When I first started vaping around 2011, the idea of using e cigarettes to quit smoking was frowned upon by governments and institutions. Manufacturers and retailers were forbidden from promoting e cigarettes as an aid to quit smoking, as findings were unproven, devices untested and so on. The logical part of my brain told me that of course it had to be better to vape than to smoke cigarettes. I was smoking 20 cigarettes a day, then moved on to rolling tobacco because it was cheaper, but hated the annoying, messy process of rolling my own cigarettes.
When a friend introduced me to electronic cigarettes I was amazed and delighted, and ordered one immediately. After that I was the biggest proponent of vaping and couldn’t believe how it could substitute smoking and yet be cheaper, cleaner and easier. And the biggest bonus of all was I could vape in public.
Since then I’ve seen a gradual demonization of e cigarettes with governments worldwide calling for bans and conspiracy theories raging across Internet forums. But still the same common sense within me held that e cigarettes can’t be worse than smoking tobacco. After all tobacco has been proven to give us a slow, painful death, and yet we still smoke. How can electronic cigarettes be worse than that?
2015 saw further developments for the e cigarette industry, some good and some bad. The bad was the European Tobacco Products Directive which comes into force this May. The good was the mighty NHS throwing their weight behind e cigarettes as a genuine aid to quit smoking. The NHS didn’t come to this decision lightly and carried out a study that found vaping to be 95% safer than smoking.
But still the debate rages and we’re at a crossroads as to how electronic cigarettes are to be treated going forwards. Interestingly, a new study has been carried out that shows that almost 900,000 people used e cigarettes to quit smoking in 2014.
Researchers at University College London have estimated that 891,000 people used e cigarettes to stop smoking in 2014. This was not counting all the people that used other aids such as patches, gum, hypnosis etc. One thing this study shows is the sheer amount of people that are actually trying to quit smoking.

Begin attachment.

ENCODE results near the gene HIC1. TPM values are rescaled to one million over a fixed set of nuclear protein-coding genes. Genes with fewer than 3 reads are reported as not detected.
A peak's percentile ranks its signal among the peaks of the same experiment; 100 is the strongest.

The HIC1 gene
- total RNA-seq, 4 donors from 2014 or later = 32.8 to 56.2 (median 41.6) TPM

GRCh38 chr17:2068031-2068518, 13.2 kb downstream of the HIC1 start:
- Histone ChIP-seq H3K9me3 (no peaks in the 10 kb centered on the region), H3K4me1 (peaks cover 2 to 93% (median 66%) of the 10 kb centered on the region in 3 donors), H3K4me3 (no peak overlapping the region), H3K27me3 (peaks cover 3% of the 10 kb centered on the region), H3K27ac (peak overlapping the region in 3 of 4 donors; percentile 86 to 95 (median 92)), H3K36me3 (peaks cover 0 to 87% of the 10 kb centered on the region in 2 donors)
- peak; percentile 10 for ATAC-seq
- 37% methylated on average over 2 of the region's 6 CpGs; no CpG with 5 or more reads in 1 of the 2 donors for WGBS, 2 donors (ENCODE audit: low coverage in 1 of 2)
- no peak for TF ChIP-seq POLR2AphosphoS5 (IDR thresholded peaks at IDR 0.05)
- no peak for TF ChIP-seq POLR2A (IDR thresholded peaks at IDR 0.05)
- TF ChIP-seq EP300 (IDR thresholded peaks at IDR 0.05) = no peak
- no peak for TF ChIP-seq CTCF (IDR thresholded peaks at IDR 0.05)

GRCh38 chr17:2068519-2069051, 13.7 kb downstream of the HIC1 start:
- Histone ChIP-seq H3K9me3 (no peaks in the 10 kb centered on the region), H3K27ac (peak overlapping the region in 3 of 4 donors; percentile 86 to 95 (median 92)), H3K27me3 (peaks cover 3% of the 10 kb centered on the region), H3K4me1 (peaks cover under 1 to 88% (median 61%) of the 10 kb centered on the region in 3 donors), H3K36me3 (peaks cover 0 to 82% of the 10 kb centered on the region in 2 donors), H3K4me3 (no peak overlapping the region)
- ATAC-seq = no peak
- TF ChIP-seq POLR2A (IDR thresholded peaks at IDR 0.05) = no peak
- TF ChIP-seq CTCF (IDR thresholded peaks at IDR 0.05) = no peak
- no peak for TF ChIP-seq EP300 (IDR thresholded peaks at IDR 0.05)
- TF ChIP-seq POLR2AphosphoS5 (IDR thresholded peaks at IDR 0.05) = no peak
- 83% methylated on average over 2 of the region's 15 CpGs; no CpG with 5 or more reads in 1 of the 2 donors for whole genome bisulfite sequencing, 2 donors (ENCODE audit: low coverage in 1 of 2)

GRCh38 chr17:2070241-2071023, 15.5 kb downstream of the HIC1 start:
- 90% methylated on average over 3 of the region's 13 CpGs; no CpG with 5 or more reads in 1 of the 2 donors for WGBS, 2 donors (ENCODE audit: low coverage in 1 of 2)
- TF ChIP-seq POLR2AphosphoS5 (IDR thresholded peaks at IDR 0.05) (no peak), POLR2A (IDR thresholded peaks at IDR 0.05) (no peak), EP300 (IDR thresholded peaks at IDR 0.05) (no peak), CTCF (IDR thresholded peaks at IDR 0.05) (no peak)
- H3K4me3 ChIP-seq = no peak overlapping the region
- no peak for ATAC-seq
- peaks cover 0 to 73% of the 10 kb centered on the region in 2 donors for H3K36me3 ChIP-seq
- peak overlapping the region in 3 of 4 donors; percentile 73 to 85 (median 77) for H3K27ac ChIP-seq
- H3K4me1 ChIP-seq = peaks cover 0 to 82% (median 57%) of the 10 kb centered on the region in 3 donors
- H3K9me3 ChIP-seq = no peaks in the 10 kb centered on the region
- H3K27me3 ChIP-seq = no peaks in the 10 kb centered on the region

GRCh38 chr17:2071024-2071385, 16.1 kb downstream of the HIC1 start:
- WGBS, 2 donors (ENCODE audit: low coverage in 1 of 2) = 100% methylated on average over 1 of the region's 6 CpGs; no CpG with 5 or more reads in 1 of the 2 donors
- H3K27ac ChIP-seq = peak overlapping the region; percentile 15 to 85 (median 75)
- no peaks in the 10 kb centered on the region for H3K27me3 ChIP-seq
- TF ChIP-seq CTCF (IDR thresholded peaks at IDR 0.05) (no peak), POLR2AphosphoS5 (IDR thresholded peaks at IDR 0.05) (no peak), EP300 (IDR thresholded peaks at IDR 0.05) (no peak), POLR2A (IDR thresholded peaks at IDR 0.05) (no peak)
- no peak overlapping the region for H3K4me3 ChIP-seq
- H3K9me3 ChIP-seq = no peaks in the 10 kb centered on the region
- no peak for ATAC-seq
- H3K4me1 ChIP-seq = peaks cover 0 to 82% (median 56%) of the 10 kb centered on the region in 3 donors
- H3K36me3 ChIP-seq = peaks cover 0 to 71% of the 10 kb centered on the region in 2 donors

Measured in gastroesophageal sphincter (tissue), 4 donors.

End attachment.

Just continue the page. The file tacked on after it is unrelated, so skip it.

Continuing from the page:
There are around 8.46 million smokers in England and the study found that around 37% tried to quit in 2014, with 28.2% switching to e cigs.
The study follows a separate research that discovered the chances of successfully quitting smoking rises by 50% with e cigarettes, compared to traditional products like patches and gums.
The research conducted by the renowned journal ‘Addiction’ found that the long term rate of quitting smoking rose by 2.5% with e cigarettes, which equates to some 22,000 people.
And to think that not so long ago we weren’t allowed to publicly promote e cigarettes as an aid to quit smoking.
This all goes to show how government meddling in the e cigarette industry could actually be costing tens of thousands of lives. As I’ve said before it’s just plain common sense that vaping is better than smoking, and it’s baffling why institutions like the EU are tying up the industry in red tape.
Professor Peter Hajek, director of the Tobacco Dependence Research Unit at Queen Mary University of London was not involved in the study, but gave his opinion when he stated that e cigarettes have the potential to reduce fatalities linked to smoking.
How it will all pan out over the next couple of years is anybody’s guess, but if institutions like the EU are as anti-smoking as they claim to be, then it’s high time they started listening to the research carried out by respected bodies like the NHS. Vaping has been proven to help people quit smoking, and it’s been proven to be safer, so it’s about time the demonization of e cigarettes stopped. If meddling governments could allow the vaping industry to grow, then we might just see the end of tobacco addiction. And ironically, this is what they claim to be trying to achieve all along.